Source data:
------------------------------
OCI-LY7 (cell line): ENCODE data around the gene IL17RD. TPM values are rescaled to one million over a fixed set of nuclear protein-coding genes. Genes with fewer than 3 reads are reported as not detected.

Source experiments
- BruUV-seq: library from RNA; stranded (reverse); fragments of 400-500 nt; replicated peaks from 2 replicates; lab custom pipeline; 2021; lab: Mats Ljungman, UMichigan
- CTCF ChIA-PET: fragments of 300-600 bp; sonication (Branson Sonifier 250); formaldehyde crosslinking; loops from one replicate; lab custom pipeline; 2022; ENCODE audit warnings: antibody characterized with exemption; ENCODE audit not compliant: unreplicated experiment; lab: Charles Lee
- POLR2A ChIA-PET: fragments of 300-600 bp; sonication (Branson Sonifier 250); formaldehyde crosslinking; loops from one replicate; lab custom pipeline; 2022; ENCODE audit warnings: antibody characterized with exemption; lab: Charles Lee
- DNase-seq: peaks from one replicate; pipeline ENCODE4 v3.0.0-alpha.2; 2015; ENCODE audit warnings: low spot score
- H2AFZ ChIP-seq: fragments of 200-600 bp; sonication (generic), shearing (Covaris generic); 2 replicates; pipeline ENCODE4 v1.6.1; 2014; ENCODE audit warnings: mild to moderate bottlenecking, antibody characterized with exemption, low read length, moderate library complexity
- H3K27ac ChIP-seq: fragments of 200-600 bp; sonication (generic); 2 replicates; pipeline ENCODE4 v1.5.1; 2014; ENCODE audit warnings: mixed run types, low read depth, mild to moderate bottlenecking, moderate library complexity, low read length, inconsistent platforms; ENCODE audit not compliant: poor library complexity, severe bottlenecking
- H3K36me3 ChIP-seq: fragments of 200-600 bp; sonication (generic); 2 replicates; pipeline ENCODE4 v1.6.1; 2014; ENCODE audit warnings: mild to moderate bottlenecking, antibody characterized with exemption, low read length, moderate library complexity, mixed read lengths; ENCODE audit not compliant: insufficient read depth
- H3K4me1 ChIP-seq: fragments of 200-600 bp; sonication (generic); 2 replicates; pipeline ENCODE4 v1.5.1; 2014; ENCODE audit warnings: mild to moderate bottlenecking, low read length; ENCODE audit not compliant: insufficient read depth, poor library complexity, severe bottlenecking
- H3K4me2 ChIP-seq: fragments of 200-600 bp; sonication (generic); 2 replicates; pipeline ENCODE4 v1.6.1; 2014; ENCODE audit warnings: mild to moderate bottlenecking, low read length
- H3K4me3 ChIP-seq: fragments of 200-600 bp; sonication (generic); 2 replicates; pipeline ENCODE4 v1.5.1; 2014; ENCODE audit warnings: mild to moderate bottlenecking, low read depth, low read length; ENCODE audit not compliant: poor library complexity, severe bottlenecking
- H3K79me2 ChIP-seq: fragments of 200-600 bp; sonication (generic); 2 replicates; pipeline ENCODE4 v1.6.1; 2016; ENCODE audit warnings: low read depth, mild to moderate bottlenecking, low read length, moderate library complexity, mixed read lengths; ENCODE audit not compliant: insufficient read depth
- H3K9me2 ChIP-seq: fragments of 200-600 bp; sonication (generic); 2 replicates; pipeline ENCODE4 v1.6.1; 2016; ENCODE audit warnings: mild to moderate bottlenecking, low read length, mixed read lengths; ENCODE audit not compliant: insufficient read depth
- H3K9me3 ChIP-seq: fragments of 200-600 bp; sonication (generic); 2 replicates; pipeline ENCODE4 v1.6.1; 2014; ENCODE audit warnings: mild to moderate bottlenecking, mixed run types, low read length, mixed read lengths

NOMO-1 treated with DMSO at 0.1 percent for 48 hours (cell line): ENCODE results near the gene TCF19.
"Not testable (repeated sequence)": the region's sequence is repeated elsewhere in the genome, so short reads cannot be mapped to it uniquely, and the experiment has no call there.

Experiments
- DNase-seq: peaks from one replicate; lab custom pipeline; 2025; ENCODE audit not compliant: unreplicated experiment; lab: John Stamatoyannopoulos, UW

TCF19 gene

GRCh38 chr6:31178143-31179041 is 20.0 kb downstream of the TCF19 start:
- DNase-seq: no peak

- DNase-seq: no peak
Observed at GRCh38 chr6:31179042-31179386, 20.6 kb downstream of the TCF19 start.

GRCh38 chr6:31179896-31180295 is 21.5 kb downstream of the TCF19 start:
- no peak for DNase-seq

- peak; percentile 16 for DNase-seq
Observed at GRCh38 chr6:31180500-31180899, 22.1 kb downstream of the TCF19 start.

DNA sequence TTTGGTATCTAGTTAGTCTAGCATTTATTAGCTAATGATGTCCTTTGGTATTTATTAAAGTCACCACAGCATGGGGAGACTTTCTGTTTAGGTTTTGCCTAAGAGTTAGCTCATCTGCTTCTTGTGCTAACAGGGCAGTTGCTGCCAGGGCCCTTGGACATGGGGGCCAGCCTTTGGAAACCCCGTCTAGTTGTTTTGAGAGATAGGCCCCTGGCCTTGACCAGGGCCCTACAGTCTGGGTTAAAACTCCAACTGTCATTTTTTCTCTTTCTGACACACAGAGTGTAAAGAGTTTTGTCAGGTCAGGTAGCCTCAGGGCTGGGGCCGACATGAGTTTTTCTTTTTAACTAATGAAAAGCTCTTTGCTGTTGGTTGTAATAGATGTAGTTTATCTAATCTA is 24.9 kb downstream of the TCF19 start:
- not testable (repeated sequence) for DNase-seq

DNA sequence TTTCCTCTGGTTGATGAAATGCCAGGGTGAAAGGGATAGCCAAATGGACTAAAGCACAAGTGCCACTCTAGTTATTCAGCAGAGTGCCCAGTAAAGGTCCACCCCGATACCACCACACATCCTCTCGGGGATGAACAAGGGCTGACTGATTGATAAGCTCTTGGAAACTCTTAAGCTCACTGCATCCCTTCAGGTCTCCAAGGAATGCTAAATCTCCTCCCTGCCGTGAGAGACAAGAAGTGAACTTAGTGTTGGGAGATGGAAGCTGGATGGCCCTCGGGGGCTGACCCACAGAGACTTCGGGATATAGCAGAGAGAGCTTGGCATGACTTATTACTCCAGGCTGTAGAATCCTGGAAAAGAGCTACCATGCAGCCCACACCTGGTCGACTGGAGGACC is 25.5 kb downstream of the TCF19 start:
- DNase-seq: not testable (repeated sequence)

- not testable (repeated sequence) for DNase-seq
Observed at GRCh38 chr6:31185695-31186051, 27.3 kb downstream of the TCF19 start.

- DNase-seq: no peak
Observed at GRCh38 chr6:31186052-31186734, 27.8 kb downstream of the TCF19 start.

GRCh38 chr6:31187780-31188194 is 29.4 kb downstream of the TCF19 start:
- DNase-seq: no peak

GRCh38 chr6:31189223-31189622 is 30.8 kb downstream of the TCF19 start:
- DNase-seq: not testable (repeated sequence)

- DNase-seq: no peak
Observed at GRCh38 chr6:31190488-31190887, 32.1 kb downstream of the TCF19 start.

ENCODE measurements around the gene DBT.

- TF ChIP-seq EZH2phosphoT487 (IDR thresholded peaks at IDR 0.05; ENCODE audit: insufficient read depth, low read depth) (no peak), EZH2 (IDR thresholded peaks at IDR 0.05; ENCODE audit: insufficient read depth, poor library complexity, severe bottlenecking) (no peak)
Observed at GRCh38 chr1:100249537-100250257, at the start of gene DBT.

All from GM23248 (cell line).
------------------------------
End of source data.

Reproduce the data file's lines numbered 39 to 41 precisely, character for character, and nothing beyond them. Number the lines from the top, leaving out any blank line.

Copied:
GRCh38 chr6:31189223-31189622 is 30.8 kb downstream of the TCF19 start:
- DNase-seq: not testable (repeated sequence)

- DNase-seq: no peak